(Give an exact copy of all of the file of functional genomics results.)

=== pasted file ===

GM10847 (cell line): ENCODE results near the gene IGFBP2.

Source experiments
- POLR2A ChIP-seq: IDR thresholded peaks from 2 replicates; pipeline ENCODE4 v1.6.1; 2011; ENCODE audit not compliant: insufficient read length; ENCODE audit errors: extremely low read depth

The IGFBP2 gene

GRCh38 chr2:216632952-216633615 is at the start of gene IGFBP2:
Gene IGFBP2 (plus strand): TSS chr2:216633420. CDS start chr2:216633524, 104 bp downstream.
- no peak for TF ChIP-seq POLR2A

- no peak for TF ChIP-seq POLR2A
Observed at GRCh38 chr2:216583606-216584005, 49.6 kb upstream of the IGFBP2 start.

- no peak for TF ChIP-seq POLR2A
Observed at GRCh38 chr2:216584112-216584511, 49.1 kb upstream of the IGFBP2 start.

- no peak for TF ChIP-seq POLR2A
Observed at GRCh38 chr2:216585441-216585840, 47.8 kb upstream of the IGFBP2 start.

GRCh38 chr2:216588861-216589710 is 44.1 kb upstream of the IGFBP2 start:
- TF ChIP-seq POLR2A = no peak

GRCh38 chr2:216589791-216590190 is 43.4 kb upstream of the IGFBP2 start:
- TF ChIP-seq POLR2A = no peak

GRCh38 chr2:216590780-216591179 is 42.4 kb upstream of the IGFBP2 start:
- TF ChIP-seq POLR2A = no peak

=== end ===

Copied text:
GM10847 (cell line): ENCODE results near the gene IGFBP2.

Source experiments
- POLR2A ChIP-seq: IDR thresholded peaks from 2 replicates; pipeline ENCODE4 v1.6.1; 2011; ENCODE audit not compliant: insufficient read length; ENCODE audit errors: extremely low read depth

The IGFBP2 gene

GRCh38 chr2:216632952-216633615 is at the start of gene IGFBP2:
Gene IGFBP2 (plus strand): TSS chr2:216633420. CDS start chr2:216633524, 104 bp downstream.
- no peak for TF ChIP-seq POLR2A

- no peak for TF ChIP-seq POLR2A
Observed at GRCh38 chr2:216583606-216584005, 49.6 kb upstream of the IGFBP2 start.

- no peak for TF ChIP-seq POLR2A
Observed at GRCh38 chr2:216584112-216584511, 49.1 kb upstream of the IGFBP2 start.

- no peak for TF ChIP-seq POLR2A
Observed at GRCh38 chr2:216585441-216585840, 47.8 kb upstream of the IGFBP2 start.

GRCh38 chr2:216588861-216589710 is 44.1 kb upstream of the IGFBP2 start:
- TF ChIP-seq POLR2A = no peak

GRCh38 chr2:216589791-216590190 is 43.4 kb upstream of the IGFBP2 start:
- TF ChIP-seq POLR2A = no peak

GRCh38 chr2:216590780-216591179 is 42.4 kb upstream of the IGFBP2 start:
- TF ChIP-seq POLR2A = no peak